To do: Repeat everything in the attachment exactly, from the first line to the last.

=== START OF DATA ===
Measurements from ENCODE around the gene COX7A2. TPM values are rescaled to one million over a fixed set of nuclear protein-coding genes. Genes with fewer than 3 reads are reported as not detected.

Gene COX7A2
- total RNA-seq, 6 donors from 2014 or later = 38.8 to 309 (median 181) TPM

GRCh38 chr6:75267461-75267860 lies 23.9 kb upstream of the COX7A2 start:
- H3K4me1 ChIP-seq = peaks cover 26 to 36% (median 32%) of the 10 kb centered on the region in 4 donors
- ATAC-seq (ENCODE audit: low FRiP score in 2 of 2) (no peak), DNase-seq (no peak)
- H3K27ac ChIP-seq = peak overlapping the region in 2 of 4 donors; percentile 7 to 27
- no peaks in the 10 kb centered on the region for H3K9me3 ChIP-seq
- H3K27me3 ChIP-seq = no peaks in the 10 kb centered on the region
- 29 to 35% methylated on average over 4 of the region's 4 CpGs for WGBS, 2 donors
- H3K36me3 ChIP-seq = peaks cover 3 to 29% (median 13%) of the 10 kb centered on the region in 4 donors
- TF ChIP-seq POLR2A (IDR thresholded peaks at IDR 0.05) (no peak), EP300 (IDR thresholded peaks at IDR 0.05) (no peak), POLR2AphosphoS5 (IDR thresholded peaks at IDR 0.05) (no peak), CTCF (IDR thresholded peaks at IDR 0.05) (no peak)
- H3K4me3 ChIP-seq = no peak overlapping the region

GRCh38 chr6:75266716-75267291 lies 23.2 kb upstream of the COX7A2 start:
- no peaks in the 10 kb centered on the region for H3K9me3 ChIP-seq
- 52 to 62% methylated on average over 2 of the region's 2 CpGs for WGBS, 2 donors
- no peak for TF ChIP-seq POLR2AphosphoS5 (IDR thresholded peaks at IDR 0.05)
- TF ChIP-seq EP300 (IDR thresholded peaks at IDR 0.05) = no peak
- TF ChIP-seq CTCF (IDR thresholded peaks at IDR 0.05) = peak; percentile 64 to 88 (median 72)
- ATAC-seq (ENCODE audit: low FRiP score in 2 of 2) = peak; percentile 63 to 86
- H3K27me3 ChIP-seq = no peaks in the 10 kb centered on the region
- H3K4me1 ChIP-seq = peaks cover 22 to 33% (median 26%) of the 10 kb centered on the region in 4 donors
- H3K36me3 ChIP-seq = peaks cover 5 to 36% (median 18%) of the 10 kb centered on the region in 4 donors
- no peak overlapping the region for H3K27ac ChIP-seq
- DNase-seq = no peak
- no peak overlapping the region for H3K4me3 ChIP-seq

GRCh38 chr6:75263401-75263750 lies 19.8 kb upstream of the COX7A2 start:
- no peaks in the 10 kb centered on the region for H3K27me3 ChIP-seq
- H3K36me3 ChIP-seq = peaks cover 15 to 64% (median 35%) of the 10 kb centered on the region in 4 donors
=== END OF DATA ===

Measurements from ENCODE around the gene COX7A2. TPM values are rescaled to one million over a fixed set of nuclear protein-coding genes. Genes with fewer than 3 reads are reported as not detected.

Gene COX7A2
- total RNA-seq, 6 donors from 2014 or later = 38.8 to 309 (median 181) TPM

GRCh38 chr6:75267461-75267860 lies 23.9 kb upstream of the COX7A2 start:
- H3K4me1 ChIP-seq = peaks cover 26 to 36% (median 32%) of the 10 kb centered on the region in 4 donors
- ATAC-seq (ENCODE audit: low FRiP score in 2 of 2) (no peak), DNase-seq (no peak)
- H3K27ac ChIP-seq = peak overlapping the region in 2 of 4 donors; percentile 7 to 27
- no peaks in the 10 kb centered on the region for H3K9me3 ChIP-seq
- H3K27me3 ChIP-seq = no peaks in the 10 kb centered on the region
- 29 to 35% methylated on average over 4 of the region's 4 CpGs for WGBS, 2 donors
- H3K36me3 ChIP-seq = peaks cover 3 to 29% (median 13%) of the 10 kb centered on the region in 4 donors
- TF ChIP-seq POLR2A (IDR thresholded peaks at IDR 0.05) (no peak), EP300 (IDR thresholded peaks at IDR 0.05) (no peak), POLR2AphosphoS5 (IDR thresholded peaks at IDR 0.05) (no peak), CTCF (IDR thresholded peaks at IDR 0.05) (no peak)
- H3K4me3 ChIP-seq = no peak overlapping the region

GRCh38 chr6:75266716-75267291 lies 23.2 kb upstream of the COX7A2 start:
- no peaks in the 10 kb centered on the region for H3K9me3 ChIP-seq
- 52 to 62% methylated on average over 2 of the region's 2 CpGs for WGBS, 2 donors
- no peak for TF ChIP-seq POLR2AphosphoS5 (IDR thresholded peaks at IDR 0.05)
- TF ChIP-seq EP300 (IDR thresholded peaks at IDR 0.05) = no peak
- TF ChIP-seq CTCF (IDR thresholded peaks at IDR 0.05) = peak; percentile 64 to 88 (median 72)
- ATAC-seq (ENCODE audit: low FRiP score in 2 of 2) = peak; percentile 63 to 86
- H3K27me3 ChIP-seq = no peaks in the 10 kb centered on the region
- H3K4me1 ChIP-seq = peaks cover 22 to 33% (median 26%) of the 10 kb centered on the region in 4 donors
- H3K36me3 ChIP-seq = peaks cover 5 to 36% (median 18%) of the 10 kb centered on the region in 4 donors
- no peak overlapping the region for H3K27ac ChIP-seq
- DNase-seq = no peak
- no peak overlapping the region for H3K4me3 ChIP-seq

GRCh38 chr6:75263401-75263750 lies 19.8 kb upstream of the COX7A2 start:
- no peaks in the 10 kb centered on the region for H3K27me3 ChIP-seq
- H3K36me3 ChIP-seq = peaks cover 15 to 64% (median 35%) of the 10 kb centered on the region in 4 donors